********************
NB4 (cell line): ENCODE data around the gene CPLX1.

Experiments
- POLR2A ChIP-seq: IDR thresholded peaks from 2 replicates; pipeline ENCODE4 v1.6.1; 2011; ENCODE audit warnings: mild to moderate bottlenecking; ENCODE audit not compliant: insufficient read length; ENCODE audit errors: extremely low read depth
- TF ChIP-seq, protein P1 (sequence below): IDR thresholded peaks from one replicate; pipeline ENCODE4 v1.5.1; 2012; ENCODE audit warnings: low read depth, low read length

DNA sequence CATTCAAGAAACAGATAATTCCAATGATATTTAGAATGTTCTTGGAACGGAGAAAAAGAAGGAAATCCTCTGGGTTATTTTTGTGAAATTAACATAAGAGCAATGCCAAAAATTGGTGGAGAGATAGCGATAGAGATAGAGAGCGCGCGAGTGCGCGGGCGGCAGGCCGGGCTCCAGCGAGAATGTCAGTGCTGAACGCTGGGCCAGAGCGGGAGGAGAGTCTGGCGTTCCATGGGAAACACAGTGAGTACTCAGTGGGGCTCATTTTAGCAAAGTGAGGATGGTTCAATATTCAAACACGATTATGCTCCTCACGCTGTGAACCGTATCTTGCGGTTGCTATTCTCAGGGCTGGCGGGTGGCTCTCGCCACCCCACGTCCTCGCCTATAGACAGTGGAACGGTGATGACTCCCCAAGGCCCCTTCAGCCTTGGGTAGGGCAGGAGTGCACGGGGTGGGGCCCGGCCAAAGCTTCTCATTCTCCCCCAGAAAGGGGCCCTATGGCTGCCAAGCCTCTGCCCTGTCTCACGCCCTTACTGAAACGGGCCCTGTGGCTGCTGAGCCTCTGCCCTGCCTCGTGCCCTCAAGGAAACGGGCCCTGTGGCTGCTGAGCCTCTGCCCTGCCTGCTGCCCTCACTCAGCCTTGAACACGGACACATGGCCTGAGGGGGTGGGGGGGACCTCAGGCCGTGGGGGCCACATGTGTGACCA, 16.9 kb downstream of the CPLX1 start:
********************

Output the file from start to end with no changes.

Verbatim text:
NB4 (cell line): ENCODE data around the gene CPLX1.

Experiments
- POLR2A ChIP-seq: IDR thresholded peaks from 2 replicates; pipeline ENCODE4 v1.6.1; 2011; ENCODE audit warnings: mild to moderate bottlenecking; ENCODE audit not compliant: insufficient read length; ENCODE audit errors: extremely low read depth
- TF ChIP-seq, protein P1 (sequence below): IDR thresholded peaks from one replicate; pipeline ENCODE4 v1.5.1; 2012; ENCODE audit warnings: low read depth, low read length

DNA sequence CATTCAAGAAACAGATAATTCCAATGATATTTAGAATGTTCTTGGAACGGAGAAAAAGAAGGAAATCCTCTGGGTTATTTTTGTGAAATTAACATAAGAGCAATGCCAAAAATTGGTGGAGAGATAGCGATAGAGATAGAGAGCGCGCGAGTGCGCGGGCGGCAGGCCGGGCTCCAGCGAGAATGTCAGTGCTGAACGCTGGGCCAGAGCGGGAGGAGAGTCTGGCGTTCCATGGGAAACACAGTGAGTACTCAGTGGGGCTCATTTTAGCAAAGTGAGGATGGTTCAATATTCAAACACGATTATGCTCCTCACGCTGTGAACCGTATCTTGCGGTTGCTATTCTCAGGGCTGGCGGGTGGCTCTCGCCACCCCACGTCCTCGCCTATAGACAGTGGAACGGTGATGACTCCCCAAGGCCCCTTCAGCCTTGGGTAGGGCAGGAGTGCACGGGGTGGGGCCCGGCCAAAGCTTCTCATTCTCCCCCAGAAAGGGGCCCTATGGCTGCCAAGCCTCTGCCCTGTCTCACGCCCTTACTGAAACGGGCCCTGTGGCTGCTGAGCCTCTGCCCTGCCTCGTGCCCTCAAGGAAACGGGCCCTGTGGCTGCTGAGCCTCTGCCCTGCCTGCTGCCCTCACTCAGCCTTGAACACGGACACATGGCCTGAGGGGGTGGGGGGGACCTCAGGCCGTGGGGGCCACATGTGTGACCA, 16.9 kb downstream of the CPLX1 start: